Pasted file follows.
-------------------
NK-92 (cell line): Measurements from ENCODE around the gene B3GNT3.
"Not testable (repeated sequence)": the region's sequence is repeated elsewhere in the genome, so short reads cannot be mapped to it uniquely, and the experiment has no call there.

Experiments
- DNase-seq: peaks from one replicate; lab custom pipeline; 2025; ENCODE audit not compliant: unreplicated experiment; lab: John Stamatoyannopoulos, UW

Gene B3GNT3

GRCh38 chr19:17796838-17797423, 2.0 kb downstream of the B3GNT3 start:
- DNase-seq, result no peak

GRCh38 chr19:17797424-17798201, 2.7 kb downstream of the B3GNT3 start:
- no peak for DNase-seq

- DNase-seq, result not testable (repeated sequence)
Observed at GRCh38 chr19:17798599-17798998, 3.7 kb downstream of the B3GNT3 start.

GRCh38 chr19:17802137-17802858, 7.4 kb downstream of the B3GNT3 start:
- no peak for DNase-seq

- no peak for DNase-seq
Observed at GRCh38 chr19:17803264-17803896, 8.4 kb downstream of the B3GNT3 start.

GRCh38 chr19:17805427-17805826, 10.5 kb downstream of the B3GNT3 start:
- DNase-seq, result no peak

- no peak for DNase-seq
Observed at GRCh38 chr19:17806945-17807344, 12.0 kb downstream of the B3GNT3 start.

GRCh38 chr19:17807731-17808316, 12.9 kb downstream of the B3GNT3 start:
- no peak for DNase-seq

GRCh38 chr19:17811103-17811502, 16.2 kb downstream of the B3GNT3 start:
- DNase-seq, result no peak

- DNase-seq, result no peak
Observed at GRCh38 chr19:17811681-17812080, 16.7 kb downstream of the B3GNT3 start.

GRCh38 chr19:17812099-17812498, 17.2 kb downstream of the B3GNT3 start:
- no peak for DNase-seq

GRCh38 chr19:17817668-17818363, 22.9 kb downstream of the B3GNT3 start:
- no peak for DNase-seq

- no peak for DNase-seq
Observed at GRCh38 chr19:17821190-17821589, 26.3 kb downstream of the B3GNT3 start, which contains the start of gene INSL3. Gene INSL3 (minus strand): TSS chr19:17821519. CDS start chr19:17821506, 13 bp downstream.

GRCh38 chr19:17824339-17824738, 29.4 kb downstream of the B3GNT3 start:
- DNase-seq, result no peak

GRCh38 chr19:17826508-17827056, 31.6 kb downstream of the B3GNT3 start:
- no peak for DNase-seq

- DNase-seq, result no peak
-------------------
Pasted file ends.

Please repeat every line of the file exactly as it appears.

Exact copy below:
NK-92 (cell line): Measurements from ENCODE around the gene B3GNT3.
"Not testable (repeated sequence)": the region's sequence is repeated elsewhere in the genome, so short reads cannot be mapped to it uniquely, and the experiment has no call there.

Experiments
- DNase-seq: peaks from one replicate; lab custom pipeline; 2025; ENCODE audit not compliant: unreplicated experiment; lab: John Stamatoyannopoulos, UW

Gene B3GNT3

GRCh38 chr19:17796838-17797423, 2.0 kb downstream of the B3GNT3 start:
- DNase-seq, result no peak

GRCh38 chr19:17797424-17798201, 2.7 kb downstream of the B3GNT3 start:
- no peak for DNase-seq

- DNase-seq, result not testable (repeated sequence)
Observed at GRCh38 chr19:17798599-17798998, 3.7 kb downstream of the B3GNT3 start.

GRCh38 chr19:17802137-17802858, 7.4 kb downstream of the B3GNT3 start:
- no peak for DNase-seq

- no peak for DNase-seq
Observed at GRCh38 chr19:17803264-17803896, 8.4 kb downstream of the B3GNT3 start.

GRCh38 chr19:17805427-17805826, 10.5 kb downstream of the B3GNT3 start:
- DNase-seq, result no peak

- no peak for DNase-seq
Observed at GRCh38 chr19:17806945-17807344, 12.0 kb downstream of the B3GNT3 start.

GRCh38 chr19:17807731-17808316, 12.9 kb downstream of the B3GNT3 start:
- no peak for DNase-seq

GRCh38 chr19:17811103-17811502, 16.2 kb downstream of the B3GNT3 start:
- DNase-seq, result no peak

- DNase-seq, result no peak
Observed at GRCh38 chr19:17811681-17812080, 16.7 kb downstream of the B3GNT3 start.

GRCh38 chr19:17812099-17812498, 17.2 kb downstream of the B3GNT3 start:
- no peak for DNase-seq

GRCh38 chr19:17817668-17818363, 22.9 kb downstream of the B3GNT3 start:
- no peak for DNase-seq

- no peak for DNase-seq
Observed at GRCh38 chr19:17821190-17821589, 26.3 kb downstream of the B3GNT3 start, which contains the start of gene INSL3. Gene INSL3 (minus strand): TSS chr19:17821519. CDS start chr19:17821506, 13 bp downstream.

GRCh38 chr19:17824339-17824738, 29.4 kb downstream of the B3GNT3 start:
- DNase-seq, result no peak

GRCh38 chr19:17826508-17827056, 31.6 kb downstream of the B3GNT3 start:
- no peak for DNase-seq

- DNase-seq, result no peak